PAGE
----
Using Equation (1), one can obtain the wind velocity projection along the IGW propagation direction [14]:
U p = ω o b s ω | k | ,
where | k | is the wave vector modulus. In single measurements, this approach is not of high significance, as the calculated wind velocities are highly dispersive. If we have sufficient statistics of the wind velocity projections, it is possible [6] to determine monthly averages of zonal and meridional winds for each local time (LT) by minimizing the following equation:
( U x sin ( φ i ) + U y cos ( φ i ) U p i ) 2 min ,
where Ux and Uy are meridional and zonal wind velocities, respectively, Upi is the measured wind velocity projection along the TID propagation direction, φi is the measured TID azimuth (counted clockwise from the north), and i is the number of measurements. Summing up is performed over all TIDs detected in the time window LT ± 2 h. Detecting Ux and Uy by minimizing the functional reduces to a solution of a set of linear equations. The technique is described in detail in Ref. [6]. The maximal physically realistic neutral wind velocity at ionospheric heights at mid-latitudes is ~300 m/s [21]. Thus, in this work, cases wherein |Ui| > 300 m/s were excluded from the analysis. Furthermore, the vertical wind velocity, Uz, was assumed to be zero. A comparison of the monthly average diurnal variations of zonal and meridional neutral winds with the HWM2007 model prediction [9] and independent meridional wind measurements at the IISR showed satisfactory agreement of wind patterns obtained in various ways [6,7]. This result is of especial significance because there are currently very few methods of measuring zonal wind in the upper atmosphere.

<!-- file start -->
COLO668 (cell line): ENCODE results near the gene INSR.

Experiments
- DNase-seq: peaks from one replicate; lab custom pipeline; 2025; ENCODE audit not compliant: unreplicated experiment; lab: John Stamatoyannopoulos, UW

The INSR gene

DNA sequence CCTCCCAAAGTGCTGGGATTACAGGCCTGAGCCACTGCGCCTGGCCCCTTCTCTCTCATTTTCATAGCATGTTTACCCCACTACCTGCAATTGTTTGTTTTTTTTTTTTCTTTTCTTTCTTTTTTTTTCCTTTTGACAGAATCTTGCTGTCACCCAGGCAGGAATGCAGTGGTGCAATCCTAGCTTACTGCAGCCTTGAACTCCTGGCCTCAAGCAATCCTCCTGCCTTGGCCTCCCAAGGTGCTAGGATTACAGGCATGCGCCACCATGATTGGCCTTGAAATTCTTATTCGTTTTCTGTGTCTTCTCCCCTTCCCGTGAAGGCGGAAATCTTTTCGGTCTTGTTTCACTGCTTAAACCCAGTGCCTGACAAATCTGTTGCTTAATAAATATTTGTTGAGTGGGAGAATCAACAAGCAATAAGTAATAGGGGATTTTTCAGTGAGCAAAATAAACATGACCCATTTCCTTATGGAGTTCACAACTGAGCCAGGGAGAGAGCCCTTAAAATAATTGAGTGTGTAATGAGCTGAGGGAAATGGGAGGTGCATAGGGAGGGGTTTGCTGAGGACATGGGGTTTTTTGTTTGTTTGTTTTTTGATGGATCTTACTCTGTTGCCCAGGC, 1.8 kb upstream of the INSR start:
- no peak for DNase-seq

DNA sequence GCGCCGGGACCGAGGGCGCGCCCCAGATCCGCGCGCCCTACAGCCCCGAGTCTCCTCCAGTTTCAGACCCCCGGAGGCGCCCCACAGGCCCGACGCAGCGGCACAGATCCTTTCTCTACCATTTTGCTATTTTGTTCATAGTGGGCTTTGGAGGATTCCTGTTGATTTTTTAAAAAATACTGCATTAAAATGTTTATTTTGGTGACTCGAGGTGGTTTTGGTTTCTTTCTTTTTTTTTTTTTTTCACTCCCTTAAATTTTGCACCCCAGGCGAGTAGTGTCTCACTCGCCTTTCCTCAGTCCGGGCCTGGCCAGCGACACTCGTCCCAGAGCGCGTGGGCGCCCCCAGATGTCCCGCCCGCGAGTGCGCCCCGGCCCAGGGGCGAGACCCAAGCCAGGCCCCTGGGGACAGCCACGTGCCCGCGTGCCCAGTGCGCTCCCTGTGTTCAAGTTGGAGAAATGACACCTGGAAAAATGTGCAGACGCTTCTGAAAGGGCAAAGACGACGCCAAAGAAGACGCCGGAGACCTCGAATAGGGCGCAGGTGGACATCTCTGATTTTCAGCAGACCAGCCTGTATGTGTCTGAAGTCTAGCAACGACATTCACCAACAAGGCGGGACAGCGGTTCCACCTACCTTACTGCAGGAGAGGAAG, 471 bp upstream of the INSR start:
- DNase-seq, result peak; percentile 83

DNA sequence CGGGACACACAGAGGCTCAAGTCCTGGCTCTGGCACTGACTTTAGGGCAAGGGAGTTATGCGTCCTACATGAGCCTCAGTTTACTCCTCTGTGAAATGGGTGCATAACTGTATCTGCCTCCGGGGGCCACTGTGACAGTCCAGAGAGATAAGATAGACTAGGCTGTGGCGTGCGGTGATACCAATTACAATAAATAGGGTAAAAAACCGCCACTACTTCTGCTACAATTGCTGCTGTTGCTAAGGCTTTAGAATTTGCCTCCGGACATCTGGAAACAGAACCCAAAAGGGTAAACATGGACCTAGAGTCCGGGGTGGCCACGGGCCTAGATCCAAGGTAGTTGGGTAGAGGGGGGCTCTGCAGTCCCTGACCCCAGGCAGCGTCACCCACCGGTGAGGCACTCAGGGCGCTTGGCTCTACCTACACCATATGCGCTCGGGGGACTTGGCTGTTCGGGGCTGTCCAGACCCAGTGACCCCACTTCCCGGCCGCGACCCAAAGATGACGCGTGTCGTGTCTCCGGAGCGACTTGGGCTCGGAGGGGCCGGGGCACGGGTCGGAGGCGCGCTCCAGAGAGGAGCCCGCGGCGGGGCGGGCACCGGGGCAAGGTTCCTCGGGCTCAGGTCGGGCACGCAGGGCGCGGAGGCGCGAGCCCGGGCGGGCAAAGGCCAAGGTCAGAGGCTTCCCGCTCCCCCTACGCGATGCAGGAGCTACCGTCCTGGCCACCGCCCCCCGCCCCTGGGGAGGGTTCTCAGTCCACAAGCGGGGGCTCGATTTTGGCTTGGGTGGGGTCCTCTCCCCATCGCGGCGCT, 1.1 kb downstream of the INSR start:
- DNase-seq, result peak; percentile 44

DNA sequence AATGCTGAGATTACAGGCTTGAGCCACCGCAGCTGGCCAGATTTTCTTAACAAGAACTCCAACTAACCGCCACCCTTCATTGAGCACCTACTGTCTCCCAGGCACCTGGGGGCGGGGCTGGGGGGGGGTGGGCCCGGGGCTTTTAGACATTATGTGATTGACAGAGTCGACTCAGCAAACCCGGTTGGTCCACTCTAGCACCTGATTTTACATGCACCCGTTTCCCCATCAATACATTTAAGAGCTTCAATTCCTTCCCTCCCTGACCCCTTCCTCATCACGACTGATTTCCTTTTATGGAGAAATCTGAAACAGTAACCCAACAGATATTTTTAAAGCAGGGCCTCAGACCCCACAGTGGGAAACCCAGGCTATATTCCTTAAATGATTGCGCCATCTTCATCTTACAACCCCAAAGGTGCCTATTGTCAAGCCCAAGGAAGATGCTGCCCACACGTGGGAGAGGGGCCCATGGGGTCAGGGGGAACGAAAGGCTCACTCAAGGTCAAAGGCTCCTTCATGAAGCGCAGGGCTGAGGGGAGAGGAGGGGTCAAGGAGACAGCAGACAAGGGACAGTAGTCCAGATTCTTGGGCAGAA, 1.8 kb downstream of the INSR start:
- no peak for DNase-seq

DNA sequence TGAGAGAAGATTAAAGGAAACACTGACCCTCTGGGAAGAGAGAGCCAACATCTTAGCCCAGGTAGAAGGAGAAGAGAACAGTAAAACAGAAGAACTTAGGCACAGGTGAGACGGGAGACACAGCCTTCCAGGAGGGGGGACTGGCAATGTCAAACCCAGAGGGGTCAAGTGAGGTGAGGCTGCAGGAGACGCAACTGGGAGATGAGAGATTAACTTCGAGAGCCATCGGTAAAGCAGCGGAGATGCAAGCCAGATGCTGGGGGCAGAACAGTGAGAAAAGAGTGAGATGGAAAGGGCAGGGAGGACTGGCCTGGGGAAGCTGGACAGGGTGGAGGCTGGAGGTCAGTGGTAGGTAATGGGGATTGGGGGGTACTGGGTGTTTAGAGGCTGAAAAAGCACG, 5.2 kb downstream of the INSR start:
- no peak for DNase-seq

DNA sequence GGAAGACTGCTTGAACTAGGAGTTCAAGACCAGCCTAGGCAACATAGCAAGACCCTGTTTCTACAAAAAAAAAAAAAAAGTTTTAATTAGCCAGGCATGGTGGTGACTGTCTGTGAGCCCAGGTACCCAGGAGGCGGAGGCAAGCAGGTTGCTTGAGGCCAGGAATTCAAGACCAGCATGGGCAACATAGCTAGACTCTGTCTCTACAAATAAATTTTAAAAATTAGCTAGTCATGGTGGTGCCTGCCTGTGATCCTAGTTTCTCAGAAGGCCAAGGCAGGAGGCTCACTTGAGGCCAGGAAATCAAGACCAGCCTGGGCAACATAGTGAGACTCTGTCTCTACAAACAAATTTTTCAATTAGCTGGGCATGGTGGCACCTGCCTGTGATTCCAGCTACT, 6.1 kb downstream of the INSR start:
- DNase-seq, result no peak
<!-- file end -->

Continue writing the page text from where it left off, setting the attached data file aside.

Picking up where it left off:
In this paper, we propose a new method for determining the neutral wind velocity vector, based on IGW group velocity measurements. In contrast to the previously developed method, it allows us to obtain not only a statistical pattern, but also potentially instantaneous values of the neutral wind velocity. Another advantage of the new method is the ability to measure the vertical velocity of the neutral wind. To test the method, we used previously obtained results from HWM2007 model prediction [9], as well as measurements from a Fabry–Pérot interferometer (FPI) recently installed in the ISTP SB RAS Geophysical Observatory near Irkutsk [22,23].

2. Theoretical Equations for IGW Group Velocity in the Boussinesq Dispersion Relation Case Accounting for Neutral Wind

The Boussinesq dispersion relation accounting for neutral wind is given by the following equation [8,24]: